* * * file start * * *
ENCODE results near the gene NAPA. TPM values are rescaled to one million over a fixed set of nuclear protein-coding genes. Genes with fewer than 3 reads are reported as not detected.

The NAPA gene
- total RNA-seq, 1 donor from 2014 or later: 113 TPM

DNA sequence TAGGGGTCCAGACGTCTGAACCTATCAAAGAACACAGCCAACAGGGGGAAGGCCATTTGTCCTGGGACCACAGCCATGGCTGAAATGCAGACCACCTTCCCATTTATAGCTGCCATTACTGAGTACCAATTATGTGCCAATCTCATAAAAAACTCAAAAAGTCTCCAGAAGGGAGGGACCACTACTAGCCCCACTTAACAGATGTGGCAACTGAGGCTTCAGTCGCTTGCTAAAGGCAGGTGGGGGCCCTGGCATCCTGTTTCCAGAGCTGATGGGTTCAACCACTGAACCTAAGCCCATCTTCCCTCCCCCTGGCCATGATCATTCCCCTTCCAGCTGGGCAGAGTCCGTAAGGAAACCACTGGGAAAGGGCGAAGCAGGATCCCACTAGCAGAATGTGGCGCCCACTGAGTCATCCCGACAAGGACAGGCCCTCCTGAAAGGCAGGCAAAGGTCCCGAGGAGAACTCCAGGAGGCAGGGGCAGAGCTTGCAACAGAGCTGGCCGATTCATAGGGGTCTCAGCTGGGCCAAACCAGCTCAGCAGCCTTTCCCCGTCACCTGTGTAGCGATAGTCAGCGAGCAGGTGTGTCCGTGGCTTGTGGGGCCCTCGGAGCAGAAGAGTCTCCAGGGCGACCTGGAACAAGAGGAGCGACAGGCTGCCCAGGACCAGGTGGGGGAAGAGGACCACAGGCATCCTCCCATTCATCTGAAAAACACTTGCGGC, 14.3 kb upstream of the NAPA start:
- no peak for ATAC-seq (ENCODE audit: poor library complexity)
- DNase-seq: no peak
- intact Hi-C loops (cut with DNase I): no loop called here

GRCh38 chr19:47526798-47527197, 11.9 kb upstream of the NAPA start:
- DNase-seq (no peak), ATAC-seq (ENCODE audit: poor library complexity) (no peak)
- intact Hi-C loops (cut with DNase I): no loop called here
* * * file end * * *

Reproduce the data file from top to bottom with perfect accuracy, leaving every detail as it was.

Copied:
ENCODE results near the gene NAPA. TPM values are rescaled to one million over a fixed set of nuclear protein-coding genes. Genes with fewer than 3 reads are reported as not detected.

The NAPA gene
- total RNA-seq, 1 donor from 2014 or later: 113 TPM

DNA sequence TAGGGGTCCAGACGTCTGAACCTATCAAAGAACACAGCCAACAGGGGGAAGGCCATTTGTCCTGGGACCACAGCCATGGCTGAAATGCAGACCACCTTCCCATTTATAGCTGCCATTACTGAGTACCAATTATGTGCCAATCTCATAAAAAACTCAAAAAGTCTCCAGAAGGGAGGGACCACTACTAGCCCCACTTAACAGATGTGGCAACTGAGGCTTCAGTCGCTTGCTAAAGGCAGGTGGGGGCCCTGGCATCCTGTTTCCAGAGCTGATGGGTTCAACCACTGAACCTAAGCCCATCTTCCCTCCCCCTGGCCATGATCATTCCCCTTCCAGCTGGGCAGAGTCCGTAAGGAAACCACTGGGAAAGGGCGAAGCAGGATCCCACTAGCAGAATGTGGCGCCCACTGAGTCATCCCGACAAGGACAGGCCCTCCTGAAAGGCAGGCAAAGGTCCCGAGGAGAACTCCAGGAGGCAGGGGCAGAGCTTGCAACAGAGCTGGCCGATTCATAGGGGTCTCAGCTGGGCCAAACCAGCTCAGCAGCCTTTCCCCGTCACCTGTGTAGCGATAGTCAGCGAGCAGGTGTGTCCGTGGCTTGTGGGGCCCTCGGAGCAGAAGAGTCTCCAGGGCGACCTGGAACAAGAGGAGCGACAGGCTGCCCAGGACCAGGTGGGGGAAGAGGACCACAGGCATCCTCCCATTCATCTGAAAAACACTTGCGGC, 14.3 kb upstream of the NAPA start:
- no peak for ATAC-seq (ENCODE audit: poor library complexity)
- DNase-seq: no peak
- intact Hi-C loops (cut with DNase I): no loop called here

GRCh38 chr19:47526798-47527197, 11.9 kb upstream of the NAPA start:
- DNase-seq (no peak), ATAC-seq (ENCODE audit: poor library complexity) (no peak)
- intact Hi-C loops (cut with DNase I): no loop called here